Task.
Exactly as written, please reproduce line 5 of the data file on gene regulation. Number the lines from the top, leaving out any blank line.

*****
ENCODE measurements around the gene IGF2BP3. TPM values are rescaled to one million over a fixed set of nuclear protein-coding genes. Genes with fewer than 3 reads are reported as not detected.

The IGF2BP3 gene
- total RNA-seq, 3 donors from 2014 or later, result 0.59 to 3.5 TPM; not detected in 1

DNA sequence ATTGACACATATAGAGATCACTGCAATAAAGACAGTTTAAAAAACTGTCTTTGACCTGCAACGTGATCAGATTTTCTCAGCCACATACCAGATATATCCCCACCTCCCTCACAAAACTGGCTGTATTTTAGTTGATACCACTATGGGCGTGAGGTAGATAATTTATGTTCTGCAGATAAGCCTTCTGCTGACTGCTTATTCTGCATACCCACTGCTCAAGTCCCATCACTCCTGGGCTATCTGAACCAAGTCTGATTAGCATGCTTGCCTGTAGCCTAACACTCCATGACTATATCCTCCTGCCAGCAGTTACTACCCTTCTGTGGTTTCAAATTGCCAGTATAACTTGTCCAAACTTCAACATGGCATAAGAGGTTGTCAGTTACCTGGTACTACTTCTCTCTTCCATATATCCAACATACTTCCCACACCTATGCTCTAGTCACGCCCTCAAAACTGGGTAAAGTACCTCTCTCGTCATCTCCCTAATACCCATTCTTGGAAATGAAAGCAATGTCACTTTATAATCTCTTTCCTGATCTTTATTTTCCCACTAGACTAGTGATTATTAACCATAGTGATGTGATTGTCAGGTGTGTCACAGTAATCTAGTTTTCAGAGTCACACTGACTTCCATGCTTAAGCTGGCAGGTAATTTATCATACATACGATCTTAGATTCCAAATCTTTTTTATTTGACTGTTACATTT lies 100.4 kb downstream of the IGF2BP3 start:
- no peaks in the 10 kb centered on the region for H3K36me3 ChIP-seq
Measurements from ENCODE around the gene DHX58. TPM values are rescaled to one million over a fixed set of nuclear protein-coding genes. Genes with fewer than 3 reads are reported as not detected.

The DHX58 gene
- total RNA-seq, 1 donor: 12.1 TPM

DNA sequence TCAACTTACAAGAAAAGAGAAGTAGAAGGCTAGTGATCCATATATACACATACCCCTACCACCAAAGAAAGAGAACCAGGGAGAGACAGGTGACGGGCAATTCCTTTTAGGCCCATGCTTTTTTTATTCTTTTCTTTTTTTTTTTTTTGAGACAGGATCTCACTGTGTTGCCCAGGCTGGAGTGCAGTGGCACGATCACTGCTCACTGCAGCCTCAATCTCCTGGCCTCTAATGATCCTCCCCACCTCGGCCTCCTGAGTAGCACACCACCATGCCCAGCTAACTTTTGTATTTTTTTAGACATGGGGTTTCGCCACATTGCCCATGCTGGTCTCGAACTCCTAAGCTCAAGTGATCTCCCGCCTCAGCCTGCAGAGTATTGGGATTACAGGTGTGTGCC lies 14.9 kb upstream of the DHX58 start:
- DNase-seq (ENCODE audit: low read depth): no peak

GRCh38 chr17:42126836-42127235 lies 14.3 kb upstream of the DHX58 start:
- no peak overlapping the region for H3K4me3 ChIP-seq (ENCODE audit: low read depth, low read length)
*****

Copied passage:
- no peaks in the 10 kb centered on the region for H3K36me3 ChIP-seq